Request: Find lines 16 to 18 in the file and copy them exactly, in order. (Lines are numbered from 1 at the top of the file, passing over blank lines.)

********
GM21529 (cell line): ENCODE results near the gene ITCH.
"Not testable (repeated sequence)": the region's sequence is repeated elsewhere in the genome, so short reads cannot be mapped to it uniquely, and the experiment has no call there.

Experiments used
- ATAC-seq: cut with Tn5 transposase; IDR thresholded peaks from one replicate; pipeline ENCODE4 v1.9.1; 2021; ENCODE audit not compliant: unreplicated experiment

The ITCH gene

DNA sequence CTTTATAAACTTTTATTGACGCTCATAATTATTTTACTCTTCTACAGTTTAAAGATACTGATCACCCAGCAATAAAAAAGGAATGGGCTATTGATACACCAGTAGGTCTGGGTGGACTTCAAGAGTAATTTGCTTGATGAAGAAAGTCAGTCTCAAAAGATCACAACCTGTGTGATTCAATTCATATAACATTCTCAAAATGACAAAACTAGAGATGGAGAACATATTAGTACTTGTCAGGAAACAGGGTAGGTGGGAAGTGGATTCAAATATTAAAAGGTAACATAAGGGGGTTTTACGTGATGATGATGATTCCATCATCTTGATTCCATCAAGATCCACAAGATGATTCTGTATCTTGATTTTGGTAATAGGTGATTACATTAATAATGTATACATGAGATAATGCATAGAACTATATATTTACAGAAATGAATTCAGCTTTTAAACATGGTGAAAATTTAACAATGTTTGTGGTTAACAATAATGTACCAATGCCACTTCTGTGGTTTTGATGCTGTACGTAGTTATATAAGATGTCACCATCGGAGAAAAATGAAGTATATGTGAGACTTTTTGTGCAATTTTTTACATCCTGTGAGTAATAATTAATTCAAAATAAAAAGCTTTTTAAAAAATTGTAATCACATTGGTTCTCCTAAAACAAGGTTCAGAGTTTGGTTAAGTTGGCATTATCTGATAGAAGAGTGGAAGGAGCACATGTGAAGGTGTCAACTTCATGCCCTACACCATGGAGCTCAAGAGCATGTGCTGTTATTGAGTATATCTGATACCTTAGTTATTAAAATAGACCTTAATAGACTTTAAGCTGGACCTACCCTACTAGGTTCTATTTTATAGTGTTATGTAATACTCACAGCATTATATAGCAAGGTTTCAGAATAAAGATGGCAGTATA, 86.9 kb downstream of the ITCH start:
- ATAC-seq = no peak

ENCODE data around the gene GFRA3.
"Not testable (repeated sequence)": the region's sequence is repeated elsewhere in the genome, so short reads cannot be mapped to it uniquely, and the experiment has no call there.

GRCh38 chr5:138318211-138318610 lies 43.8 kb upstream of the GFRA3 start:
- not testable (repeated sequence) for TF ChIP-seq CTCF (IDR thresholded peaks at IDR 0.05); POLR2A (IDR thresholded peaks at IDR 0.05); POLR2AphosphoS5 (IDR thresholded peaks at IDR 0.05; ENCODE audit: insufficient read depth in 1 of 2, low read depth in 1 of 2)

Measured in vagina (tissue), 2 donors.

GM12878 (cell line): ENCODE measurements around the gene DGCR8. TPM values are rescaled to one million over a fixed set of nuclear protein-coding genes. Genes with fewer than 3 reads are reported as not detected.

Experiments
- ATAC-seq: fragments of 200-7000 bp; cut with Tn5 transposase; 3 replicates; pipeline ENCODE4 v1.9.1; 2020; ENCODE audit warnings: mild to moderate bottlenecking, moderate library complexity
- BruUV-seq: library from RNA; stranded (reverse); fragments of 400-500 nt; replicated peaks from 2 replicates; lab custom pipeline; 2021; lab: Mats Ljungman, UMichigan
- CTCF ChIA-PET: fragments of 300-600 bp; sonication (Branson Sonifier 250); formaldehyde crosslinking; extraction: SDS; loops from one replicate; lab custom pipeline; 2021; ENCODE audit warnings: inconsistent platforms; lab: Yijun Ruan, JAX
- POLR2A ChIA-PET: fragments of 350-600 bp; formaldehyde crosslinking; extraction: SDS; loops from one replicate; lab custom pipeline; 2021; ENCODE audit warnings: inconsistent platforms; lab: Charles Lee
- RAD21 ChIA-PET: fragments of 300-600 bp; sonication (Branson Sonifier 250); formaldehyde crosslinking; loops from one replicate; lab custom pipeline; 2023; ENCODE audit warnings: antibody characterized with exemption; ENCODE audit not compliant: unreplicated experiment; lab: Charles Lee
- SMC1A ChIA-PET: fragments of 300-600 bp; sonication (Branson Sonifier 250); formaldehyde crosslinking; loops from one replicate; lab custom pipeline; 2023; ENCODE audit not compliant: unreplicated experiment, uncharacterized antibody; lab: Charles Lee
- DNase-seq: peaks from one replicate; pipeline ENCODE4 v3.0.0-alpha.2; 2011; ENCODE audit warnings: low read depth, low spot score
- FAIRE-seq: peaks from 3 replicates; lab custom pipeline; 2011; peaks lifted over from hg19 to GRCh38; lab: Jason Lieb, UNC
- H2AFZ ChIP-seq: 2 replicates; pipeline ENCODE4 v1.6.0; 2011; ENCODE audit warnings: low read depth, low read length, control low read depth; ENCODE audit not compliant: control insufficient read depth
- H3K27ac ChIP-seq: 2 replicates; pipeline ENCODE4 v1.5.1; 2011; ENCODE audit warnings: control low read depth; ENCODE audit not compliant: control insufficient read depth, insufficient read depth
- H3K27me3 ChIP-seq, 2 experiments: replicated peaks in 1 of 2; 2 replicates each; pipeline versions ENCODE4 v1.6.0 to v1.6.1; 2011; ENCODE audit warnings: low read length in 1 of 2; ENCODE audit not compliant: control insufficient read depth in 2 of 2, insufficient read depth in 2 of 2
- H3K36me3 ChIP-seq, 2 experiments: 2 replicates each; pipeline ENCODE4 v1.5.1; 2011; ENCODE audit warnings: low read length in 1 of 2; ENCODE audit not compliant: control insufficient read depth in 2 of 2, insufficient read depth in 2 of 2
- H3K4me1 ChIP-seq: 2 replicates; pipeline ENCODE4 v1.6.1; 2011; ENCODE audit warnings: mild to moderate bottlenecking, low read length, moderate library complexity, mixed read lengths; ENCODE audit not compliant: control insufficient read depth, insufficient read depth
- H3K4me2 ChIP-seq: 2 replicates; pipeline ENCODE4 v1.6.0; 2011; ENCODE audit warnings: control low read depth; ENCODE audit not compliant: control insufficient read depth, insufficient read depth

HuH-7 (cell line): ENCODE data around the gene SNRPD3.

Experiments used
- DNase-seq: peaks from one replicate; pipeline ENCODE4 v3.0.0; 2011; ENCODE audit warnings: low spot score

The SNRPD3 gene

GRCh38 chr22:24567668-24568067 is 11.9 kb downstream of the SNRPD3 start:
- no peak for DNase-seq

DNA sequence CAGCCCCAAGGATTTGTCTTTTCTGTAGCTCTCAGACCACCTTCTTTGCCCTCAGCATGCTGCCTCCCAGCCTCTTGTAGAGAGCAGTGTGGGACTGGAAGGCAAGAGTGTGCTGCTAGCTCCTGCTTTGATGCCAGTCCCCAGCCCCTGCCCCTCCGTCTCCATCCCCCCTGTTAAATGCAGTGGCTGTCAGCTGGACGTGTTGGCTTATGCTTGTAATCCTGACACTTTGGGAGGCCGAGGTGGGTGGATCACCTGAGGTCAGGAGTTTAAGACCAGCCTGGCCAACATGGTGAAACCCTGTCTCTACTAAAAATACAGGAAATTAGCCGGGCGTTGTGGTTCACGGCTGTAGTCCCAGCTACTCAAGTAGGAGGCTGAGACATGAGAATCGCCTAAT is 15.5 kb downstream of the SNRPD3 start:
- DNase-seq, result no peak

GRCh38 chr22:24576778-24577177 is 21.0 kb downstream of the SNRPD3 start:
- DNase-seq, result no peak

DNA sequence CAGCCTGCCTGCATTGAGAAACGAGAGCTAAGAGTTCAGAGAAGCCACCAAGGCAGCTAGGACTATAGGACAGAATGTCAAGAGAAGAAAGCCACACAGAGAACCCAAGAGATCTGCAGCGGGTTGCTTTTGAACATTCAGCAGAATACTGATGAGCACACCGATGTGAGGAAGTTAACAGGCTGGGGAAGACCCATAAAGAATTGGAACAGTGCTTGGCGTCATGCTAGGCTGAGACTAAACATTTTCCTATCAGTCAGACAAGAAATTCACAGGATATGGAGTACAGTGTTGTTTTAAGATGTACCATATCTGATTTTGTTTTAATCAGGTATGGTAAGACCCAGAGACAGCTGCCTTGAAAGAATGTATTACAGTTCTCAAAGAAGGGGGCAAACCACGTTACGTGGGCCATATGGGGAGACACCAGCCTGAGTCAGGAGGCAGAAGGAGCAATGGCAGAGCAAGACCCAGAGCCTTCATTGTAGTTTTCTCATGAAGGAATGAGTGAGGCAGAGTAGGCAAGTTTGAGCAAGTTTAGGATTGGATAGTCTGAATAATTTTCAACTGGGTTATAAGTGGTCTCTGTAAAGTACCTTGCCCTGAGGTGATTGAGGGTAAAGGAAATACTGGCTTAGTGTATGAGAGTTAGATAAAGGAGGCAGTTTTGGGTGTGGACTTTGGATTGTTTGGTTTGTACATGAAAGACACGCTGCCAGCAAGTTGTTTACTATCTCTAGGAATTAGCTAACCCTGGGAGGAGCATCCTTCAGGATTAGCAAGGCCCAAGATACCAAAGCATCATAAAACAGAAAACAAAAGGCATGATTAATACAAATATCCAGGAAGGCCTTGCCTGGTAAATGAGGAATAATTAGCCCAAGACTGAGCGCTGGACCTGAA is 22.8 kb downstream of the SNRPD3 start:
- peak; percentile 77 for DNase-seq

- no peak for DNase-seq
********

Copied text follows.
- BruUV-seq: library from RNA; stranded (reverse); fragments of 400-500 nt; replicated peaks from 2 replicates; lab custom pipeline; 2021; lab: Mats Ljungman, UMichigan
- CTCF ChIA-PET: fragments of 300-600 bp; sonication (Branson Sonifier 250); formaldehyde crosslinking; extraction: SDS; loops from one replicate; lab custom pipeline; 2021; ENCODE audit warnings: inconsistent platforms; lab: Yijun Ruan, JAX
- POLR2A ChIA-PET: fragments of 350-600 bp; formaldehyde crosslinking; extraction: SDS; loops from one replicate; lab custom pipeline; 2021; ENCODE audit warnings: inconsistent platforms; lab: Charles Lee